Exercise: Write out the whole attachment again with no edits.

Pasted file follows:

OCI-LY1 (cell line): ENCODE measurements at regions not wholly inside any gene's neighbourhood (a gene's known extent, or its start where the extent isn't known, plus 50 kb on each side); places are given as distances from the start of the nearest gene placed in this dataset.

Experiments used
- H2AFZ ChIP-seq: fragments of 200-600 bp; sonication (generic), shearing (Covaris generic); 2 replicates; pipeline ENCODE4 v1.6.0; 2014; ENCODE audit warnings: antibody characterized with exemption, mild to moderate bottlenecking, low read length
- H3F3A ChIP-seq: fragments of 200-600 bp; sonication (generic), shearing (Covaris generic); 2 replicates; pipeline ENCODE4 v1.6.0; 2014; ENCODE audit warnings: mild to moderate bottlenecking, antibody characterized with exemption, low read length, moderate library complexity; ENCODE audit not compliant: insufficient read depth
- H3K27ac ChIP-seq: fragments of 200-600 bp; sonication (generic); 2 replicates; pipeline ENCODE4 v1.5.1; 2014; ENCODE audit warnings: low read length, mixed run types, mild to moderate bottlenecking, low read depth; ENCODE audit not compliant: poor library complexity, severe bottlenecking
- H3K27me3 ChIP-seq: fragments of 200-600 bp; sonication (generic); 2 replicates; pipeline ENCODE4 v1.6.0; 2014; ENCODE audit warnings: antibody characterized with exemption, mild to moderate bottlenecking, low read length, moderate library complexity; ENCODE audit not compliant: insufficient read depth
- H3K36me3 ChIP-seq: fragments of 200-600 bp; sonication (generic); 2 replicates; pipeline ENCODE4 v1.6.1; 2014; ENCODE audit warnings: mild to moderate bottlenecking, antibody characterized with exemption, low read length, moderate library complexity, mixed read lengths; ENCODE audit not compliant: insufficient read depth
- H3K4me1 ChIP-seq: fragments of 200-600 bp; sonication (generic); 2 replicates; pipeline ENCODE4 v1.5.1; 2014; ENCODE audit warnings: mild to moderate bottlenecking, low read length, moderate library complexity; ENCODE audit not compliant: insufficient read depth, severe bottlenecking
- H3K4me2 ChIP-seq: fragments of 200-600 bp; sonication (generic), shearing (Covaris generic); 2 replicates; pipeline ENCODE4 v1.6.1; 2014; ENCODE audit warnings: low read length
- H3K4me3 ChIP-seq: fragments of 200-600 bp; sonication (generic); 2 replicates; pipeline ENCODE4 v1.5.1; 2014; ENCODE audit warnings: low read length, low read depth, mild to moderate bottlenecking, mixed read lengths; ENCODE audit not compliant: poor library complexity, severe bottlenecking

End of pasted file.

OCI-LY1 (cell line): ENCODE measurements at regions not wholly inside any gene's neighbourhood (a gene's known extent, or its start where the extent isn't known, plus 50 kb on each side); places are given as distances from the start of the nearest gene placed in this dataset.

Experiments used
- H2AFZ ChIP-seq: fragments of 200-600 bp; sonication (generic), shearing (Covaris generic); 2 replicates; pipeline ENCODE4 v1.6.0; 2014; ENCODE audit warnings: antibody characterized with exemption, mild to moderate bottlenecking, low read length
- H3F3A ChIP-seq: fragments of 200-600 bp; sonication (generic), shearing (Covaris generic); 2 replicates; pipeline ENCODE4 v1.6.0; 2014; ENCODE audit warnings: mild to moderate bottlenecking, antibody characterized with exemption, low read length, moderate library complexity; ENCODE audit not compliant: insufficient read depth
- H3K27ac ChIP-seq: fragments of 200-600 bp; sonication (generic); 2 replicates; pipeline ENCODE4 v1.5.1; 2014; ENCODE audit warnings: low read length, mixed run types, mild to moderate bottlenecking, low read depth; ENCODE audit not compliant: poor library complexity, severe bottlenecking
- H3K27me3 ChIP-seq: fragments of 200-600 bp; sonication (generic); 2 replicates; pipeline ENCODE4 v1.6.0; 2014; ENCODE audit warnings: antibody characterized with exemption, mild to moderate bottlenecking, low read length, moderate library complexity; ENCODE audit not compliant: insufficient read depth
- H3K36me3 ChIP-seq: fragments of 200-600 bp; sonication (generic); 2 replicates; pipeline ENCODE4 v1.6.1; 2014; ENCODE audit warnings: mild to moderate bottlenecking, antibody characterized with exemption, low read length, moderate library complexity, mixed read lengths; ENCODE audit not compliant: insufficient read depth
- H3K4me1 ChIP-seq: fragments of 200-600 bp; sonication (generic); 2 replicates; pipeline ENCODE4 v1.5.1; 2014; ENCODE audit warnings: mild to moderate bottlenecking, low read length, moderate library complexity; ENCODE audit not compliant: insufficient read depth, severe bottlenecking
- H3K4me2 ChIP-seq: fragments of 200-600 bp; sonication (generic), shearing (Covaris generic); 2 replicates; pipeline ENCODE4 v1.6.1; 2014; ENCODE audit warnings: low read length
- H3K4me3 ChIP-seq: fragments of 200-600 bp; sonication (generic); 2 replicates; pipeline ENCODE4 v1.5.1; 2014; ENCODE audit warnings: low read length, low read depth, mild to moderate bottlenecking, mixed read lengths; ENCODE audit not compliant: poor library complexity, severe bottlenecking